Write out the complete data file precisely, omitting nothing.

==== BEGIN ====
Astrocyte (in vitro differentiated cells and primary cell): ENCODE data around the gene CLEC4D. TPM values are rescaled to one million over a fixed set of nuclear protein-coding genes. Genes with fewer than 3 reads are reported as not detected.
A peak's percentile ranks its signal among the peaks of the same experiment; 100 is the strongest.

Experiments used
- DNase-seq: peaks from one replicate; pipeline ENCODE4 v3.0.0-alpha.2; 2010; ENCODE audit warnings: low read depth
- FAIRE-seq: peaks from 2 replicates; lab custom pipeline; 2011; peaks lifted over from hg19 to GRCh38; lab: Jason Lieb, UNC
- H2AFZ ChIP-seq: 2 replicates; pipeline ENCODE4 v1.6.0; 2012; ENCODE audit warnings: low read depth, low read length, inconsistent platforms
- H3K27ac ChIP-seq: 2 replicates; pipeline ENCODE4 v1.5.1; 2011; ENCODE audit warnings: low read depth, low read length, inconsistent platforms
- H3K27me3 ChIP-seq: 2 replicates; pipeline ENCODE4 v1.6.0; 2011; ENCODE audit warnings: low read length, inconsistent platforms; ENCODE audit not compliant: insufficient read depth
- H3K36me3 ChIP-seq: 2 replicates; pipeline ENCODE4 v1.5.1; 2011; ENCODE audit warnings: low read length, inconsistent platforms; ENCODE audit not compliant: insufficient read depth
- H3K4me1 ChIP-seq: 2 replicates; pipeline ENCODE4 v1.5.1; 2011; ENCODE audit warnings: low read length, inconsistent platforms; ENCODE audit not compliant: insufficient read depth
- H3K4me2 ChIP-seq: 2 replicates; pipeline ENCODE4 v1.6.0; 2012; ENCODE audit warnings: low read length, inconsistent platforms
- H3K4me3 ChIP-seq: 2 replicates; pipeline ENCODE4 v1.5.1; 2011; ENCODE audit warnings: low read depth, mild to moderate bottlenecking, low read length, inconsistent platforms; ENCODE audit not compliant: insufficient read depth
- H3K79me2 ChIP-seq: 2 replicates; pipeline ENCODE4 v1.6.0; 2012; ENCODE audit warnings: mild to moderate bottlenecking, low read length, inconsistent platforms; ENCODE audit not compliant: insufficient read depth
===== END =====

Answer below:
Astrocyte (in vitro differentiated cells and primary cell): ENCODE data around the gene CLEC4D. TPM values are rescaled to one million over a fixed set of nuclear protein-coding genes. Genes with fewer than 3 reads are reported as not detected.
A peak's percentile ranks its signal among the peaks of the same experiment; 100 is the strongest.

Experiments used
- DNase-seq: peaks from one replicate; pipeline ENCODE4 v3.0.0-alpha.2; 2010; ENCODE audit warnings: low read depth
- FAIRE-seq: peaks from 2 replicates; lab custom pipeline; 2011; peaks lifted over from hg19 to GRCh38; lab: Jason Lieb, UNC
- H2AFZ ChIP-seq: 2 replicates; pipeline ENCODE4 v1.6.0; 2012; ENCODE audit warnings: low read depth, low read length, inconsistent platforms
- H3K27ac ChIP-seq: 2 replicates; pipeline ENCODE4 v1.5.1; 2011; ENCODE audit warnings: low read depth, low read length, inconsistent platforms
- H3K27me3 ChIP-seq: 2 replicates; pipeline ENCODE4 v1.6.0; 2011; ENCODE audit warnings: low read length, inconsistent platforms; ENCODE audit not compliant: insufficient read depth
- H3K36me3 ChIP-seq: 2 replicates; pipeline ENCODE4 v1.5.1; 2011; ENCODE audit warnings: low read length, inconsistent platforms; ENCODE audit not compliant: insufficient read depth
- H3K4me1 ChIP-seq: 2 replicates; pipeline ENCODE4 v1.5.1; 2011; ENCODE audit warnings: low read length, inconsistent platforms; ENCODE audit not compliant: insufficient read depth
- H3K4me2 ChIP-seq: 2 replicates; pipeline ENCODE4 v1.6.0; 2012; ENCODE audit warnings: low read length, inconsistent platforms
- H3K4me3 ChIP-seq: 2 replicates; pipeline ENCODE4 v1.5.1; 2011; ENCODE audit warnings: low read depth, mild to moderate bottlenecking, low read length, inconsistent platforms; ENCODE audit not compliant: insufficient read depth
- H3K79me2 ChIP-seq: 2 replicates; pipeline ENCODE4 v1.6.0; 2012; ENCODE audit warnings: mild to moderate bottlenecking, low read length, inconsistent platforms; ENCODE audit not compliant: insufficient read depth